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Abstract: Mass atrocities are organized crimes. Those who commit
genocide and crimes against humanity depend on third
parties for the goods and services—money, matériel,
political support, and a host of other resources—that
sustain large-scale violence against civilians. Third parties
have supplied military aircraft used by the Sudan Armed
Forces against civilians, refined gold and other minerals
coming out of eastern Democratic Republic of the Congo,
and ensured a steady flow of arms into Rwanda.
Governments seeking to prevent atrocities cannot afford a
narrow and uncoordinated focus on the perpetrators of
such violence. Rather, an effective strategy must include
identifying and pressuring third-party enablers—
individuals, commercial entities, and countries—in order to
interrupt the supply chains that fuel mass violence against
The first-ever Director of War Crimes, Atrocities, and
Civilian Protection on the National Security Staff recently
convened a meeting that appears to initiate an
interagency structure to coordinate atrocities-prevention
initiatives across the government. The Administration has
an opportunity in the newly initiated structure to activate all
of the U.S. government’s resources to institute an
atrocities-prevention policy that goes beyond responding
to individual crises. This structure should incorporate a
systematic approach to disrupting enablers and should
ensure that all possible tools are developed and used to
counter these complex crimes. The intelligence
community and the Department of the Treasury, along
with the Departments of State and Defense, are key to
successfully tackling third-party enablers of atrocities.
Abstract: This report, Ethiopia: Assessing Risks to Stability, is part of a series examining the risks of instability in 10 African countries over the next decade. The 10 papers are designed to be complementary but can also be read individually as self-standing country studies. An overview paper draws on common themes and explains the methodology underpinning the research. The project was commissioned by the U.S. Africa Command (AFRICOM). The papers in this study are not meant to offer hard and fast predictions about the future. While they sketch out some potential scenarios for the next 10 years, these efforts should be treated as thought experiments that look at how different dynamics might converge to create the conditions for instability. The intention is not to single out countries believed to be at risk of impending disaster and make judgments about how they will collapse. Few, if any, of the countries in this series are at imminent risk of breakdown. All of them have coping mechanisms that militate against conflict, and discussions of potential “worst-case scenarios” have to be viewed with this qualification in mind.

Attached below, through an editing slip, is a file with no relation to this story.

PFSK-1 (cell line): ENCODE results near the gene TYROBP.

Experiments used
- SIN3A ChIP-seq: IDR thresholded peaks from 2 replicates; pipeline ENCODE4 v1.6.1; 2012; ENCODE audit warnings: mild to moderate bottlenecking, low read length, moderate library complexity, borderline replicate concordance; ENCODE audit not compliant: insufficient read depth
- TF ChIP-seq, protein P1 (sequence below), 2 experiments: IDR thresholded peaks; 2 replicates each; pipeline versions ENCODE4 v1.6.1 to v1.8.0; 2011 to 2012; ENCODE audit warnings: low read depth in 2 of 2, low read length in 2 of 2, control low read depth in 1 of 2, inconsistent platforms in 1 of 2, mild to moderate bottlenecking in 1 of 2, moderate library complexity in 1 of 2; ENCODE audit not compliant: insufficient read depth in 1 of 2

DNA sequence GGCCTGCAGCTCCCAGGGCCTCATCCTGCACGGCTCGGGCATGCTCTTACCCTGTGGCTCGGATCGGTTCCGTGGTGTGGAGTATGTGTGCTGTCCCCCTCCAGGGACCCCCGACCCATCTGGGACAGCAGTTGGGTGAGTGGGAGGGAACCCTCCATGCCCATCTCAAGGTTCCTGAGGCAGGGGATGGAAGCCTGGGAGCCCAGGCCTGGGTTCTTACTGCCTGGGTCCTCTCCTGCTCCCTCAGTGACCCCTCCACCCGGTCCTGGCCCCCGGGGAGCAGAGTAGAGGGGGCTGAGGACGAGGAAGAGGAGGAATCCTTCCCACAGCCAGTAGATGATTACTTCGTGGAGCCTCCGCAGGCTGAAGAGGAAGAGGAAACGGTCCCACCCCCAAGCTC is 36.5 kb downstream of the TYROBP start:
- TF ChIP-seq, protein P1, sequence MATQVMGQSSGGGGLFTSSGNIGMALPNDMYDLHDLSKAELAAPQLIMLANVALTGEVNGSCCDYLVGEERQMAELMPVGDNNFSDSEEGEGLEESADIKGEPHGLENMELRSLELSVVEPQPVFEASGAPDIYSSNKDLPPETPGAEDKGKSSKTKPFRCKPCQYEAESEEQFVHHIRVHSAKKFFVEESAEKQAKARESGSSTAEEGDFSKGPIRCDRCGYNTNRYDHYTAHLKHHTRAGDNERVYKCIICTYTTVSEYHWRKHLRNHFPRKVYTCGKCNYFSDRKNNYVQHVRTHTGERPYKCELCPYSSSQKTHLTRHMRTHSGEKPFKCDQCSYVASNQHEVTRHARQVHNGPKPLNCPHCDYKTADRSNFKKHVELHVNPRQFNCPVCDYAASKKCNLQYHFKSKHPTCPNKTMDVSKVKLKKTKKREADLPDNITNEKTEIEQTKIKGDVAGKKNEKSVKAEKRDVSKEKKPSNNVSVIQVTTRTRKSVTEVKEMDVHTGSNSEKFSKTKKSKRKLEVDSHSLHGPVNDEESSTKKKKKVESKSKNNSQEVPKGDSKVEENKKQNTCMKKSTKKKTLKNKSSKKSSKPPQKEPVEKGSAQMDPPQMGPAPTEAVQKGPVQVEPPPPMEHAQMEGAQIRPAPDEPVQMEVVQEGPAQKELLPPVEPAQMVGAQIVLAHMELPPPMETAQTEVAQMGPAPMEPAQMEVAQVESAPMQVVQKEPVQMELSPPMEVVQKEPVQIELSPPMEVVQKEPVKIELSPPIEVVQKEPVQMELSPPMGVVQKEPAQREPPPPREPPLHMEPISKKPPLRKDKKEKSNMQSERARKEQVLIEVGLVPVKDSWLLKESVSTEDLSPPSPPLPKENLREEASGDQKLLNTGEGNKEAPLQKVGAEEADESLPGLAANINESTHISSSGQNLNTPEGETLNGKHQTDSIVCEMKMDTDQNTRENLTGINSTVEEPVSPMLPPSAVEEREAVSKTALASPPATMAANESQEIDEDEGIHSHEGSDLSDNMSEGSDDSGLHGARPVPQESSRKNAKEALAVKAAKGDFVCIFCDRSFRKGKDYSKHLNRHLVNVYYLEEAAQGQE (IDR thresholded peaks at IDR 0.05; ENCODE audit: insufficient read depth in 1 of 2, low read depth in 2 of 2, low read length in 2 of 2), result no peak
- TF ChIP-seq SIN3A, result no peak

Abstract: On June 2, 2011, Peacebuild, with the financial support of the International Development
Research Centre, convened a day-long discussion on the tumultuous changes taking place in the
Middle East and North Africa.
Objectives for the roundtable were to share up-to-date information on current and longer-term
political issues and dynamics, to assess areas for possible support for democratic transitions in
the region, identify areas of relevant Canadian expertise – diaspora, NGO, academic, business
sector, governmental -- and, based on the discussion, generate a set of policy options and/or
recommendations for people-to-people support, NGOs, academics and the Government of
Participants in Cairo, Ottawa and Montreal were linked into a wide-ranging discussion, which
first focused on hearing activist and expert views from the epicentre of regional change – Egypt.
Among the questions explored with human rights activist Hossam Baghat, strategic analyst
Mustafa El-Labbad, activist author May Telmissany and IDRC regional expert Roula El-Rifai were
the makeup of the reform movements in the region and their objectives, what is the real extent
of political Islam’s influence in the Middle East and what has been the role of the armed forces
in the transitions?
Abstract: Peacebuild, in collaboration with the Department of Foreign Affairs and International Trade Canada (DFAIT) convened the third in a series of six workshops on peacebuilding and conflict prevention policy issues on 31st May 2011 in the CANADEM conference room in Ottawa. The purpose of the workshop series is to exchange current information and analysis among expert civil society practitioners, academics and Government of Canada officials aimed at developing policy and programming options to respond to new developments and emerging trends.
This workshop examined the dynamics of peace and conflict, including drug violence and crime, in Latin America. This policy brief provides a synopsis of the findings and analysis from discussion and the papers presented during the event, highlighting key recommendations to improve prevention and responses to conflict and crime that emerged from the workshop.
Abstract: This paper seeks to do three things. First, it provides an analysis of the